access to health care

This study used a mixed methods evaluation to determine the effect of a targeted health insurance scheme on access to affordable quality maternal and child care, and assess implementation fidelity and how this affected programme outcomes. A total of 90 in-depth interviews (IDIs) and five focus group discussions were conducted among respondents from management, facility and community. The scheme achieved high coverage among the target population and reduced the amount paid for antenatal and delivery care; however, there was no effect on service coverage and limited effects on quality of care. Better communication of programme benefits is needed to enhance effects together with integration of such schemes within existing purchasing mechanisms and in financially decentralised health systems.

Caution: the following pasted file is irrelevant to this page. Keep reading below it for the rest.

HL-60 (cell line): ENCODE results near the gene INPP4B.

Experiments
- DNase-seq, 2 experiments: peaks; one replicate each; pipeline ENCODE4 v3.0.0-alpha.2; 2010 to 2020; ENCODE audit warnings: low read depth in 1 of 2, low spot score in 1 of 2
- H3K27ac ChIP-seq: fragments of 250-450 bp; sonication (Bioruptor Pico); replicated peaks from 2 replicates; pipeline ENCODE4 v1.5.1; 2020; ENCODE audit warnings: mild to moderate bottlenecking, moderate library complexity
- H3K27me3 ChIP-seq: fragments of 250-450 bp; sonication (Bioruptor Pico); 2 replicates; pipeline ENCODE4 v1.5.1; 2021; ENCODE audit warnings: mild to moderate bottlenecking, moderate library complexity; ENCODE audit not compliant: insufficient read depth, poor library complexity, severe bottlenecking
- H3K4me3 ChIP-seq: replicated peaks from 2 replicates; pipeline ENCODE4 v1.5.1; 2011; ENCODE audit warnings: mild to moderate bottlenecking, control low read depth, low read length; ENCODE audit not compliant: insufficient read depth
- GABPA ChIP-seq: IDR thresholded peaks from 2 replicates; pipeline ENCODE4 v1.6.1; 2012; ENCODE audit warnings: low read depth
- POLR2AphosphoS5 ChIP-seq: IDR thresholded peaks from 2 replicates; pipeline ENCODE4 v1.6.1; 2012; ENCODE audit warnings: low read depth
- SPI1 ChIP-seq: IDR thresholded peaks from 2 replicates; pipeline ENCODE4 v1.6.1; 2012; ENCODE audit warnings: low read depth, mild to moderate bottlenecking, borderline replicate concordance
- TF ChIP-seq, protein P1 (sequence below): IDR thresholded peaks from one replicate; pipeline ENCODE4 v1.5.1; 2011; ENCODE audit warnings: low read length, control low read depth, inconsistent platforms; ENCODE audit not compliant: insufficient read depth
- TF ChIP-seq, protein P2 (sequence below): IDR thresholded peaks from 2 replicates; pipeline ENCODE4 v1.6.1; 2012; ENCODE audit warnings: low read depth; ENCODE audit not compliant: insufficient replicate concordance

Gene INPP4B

The vision of universal health coverage (UHC) is that everyone has access to the quality prevention and treatment services they need, without enduring financial hardship as a result of essential health expenditures. UHC programmes pursue this aim by mobilising all viable financial resources, with an emphasis on increasing public funding; by using these resources to strengthen health systems and ensure service quality; and by establishing financial protection mechanisms.

Ensuring that medicines which achieve important health outcomes are available, accessible to all, used appropriately, and sustainably affordable is essential for realizing universal health coverage. Stakeholder cooperation and use of information and financing system levers provide opportunities to work toward this goal.

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